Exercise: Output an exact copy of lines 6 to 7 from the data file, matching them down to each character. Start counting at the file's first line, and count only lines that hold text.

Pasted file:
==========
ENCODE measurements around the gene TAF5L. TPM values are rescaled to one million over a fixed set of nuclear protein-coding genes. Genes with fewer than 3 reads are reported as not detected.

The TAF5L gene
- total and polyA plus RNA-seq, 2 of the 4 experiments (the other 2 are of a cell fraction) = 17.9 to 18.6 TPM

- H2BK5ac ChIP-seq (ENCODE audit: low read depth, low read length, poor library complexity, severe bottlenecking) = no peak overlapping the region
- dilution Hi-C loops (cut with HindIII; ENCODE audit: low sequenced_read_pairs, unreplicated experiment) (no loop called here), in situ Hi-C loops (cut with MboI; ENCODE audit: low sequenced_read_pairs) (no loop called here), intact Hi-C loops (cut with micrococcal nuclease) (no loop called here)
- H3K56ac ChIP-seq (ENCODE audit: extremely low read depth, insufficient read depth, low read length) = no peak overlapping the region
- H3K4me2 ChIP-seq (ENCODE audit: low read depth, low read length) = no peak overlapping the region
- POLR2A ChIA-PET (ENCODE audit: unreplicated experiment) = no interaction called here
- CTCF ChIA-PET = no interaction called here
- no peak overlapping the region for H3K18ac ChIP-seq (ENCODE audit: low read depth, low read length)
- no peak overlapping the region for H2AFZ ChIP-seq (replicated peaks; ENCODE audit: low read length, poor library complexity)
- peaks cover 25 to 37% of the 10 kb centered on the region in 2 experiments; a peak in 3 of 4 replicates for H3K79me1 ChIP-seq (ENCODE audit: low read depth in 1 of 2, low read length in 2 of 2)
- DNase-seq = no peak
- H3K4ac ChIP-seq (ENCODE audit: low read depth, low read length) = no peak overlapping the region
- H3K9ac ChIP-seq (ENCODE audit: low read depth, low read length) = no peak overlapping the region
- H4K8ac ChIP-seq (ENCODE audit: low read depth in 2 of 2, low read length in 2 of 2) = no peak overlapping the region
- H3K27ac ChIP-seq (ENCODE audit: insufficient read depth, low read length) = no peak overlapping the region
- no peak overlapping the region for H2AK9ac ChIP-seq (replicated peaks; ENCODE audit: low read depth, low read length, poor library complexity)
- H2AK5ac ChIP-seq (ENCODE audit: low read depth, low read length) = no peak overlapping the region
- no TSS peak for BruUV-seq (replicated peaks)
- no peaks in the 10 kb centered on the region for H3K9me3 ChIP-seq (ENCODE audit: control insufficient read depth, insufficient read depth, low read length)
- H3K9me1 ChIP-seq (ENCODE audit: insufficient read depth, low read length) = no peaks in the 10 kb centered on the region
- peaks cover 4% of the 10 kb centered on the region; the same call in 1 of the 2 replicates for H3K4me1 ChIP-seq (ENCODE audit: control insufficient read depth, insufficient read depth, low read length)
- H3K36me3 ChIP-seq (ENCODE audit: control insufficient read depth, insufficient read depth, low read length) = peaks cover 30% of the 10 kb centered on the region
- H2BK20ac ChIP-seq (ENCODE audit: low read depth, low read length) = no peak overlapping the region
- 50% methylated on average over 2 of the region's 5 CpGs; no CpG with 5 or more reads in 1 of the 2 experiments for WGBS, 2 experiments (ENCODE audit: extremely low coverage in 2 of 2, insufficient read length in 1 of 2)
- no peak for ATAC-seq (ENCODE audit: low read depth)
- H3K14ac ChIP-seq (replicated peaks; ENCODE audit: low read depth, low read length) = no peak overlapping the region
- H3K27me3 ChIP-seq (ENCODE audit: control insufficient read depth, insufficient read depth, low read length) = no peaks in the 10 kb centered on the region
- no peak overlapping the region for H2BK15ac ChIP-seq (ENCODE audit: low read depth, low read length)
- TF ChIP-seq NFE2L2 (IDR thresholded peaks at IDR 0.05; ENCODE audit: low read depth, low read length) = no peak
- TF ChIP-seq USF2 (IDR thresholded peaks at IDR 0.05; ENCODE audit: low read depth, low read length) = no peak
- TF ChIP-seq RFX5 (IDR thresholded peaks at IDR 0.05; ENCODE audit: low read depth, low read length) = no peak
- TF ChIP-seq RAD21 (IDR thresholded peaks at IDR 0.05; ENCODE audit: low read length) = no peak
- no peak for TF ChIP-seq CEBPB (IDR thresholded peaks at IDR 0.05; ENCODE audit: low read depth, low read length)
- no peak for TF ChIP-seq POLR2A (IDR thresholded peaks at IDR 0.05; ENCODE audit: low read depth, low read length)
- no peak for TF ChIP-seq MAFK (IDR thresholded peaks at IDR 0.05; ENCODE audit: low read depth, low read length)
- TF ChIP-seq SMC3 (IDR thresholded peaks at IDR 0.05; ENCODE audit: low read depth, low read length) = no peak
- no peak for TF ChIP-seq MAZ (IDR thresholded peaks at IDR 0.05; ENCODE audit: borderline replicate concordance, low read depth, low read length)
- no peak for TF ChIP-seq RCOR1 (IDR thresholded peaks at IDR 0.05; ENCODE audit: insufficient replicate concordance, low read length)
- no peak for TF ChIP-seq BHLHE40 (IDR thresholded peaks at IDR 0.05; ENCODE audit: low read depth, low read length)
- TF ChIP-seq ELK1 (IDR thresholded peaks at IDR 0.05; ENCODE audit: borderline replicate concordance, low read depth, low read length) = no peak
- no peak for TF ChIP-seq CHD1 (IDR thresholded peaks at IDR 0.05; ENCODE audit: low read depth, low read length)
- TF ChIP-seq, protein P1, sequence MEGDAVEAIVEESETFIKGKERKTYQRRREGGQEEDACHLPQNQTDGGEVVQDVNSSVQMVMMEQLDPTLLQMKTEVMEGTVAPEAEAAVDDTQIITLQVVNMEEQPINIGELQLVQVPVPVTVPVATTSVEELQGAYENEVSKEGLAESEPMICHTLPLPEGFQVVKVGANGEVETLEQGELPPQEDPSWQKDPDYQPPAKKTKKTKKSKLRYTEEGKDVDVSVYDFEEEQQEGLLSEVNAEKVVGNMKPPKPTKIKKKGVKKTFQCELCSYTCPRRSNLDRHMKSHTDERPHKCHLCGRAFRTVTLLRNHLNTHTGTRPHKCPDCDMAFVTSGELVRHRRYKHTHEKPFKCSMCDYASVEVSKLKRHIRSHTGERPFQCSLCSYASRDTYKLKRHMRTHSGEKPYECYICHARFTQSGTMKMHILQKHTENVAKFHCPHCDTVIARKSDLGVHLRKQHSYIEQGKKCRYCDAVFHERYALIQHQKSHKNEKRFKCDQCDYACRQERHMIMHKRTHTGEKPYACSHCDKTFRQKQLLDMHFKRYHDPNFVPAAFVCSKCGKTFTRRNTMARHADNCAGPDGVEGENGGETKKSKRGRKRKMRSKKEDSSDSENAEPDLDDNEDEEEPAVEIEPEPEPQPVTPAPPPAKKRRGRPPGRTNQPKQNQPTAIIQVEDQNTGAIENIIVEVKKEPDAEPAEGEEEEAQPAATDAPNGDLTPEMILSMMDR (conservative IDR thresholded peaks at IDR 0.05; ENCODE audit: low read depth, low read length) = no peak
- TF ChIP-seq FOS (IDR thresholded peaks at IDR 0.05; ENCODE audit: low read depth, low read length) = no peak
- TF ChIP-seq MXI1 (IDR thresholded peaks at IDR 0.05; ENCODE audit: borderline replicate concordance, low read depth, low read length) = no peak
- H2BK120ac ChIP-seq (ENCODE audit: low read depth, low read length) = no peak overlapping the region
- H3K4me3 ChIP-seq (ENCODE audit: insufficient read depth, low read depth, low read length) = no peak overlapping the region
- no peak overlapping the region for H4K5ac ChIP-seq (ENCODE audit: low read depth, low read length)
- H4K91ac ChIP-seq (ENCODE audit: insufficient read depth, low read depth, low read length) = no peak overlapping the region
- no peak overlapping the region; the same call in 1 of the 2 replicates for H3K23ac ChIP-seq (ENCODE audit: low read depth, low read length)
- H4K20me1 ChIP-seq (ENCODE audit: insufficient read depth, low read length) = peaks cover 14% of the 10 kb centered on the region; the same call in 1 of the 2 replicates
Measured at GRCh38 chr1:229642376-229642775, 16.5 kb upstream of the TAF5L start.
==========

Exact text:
- H3K56ac ChIP-seq (ENCODE audit: extremely low read depth, insufficient read depth, low read length) = no peak overlapping the region
- H3K4me2 ChIP-seq (ENCODE audit: low read depth, low read length) = no peak overlapping the region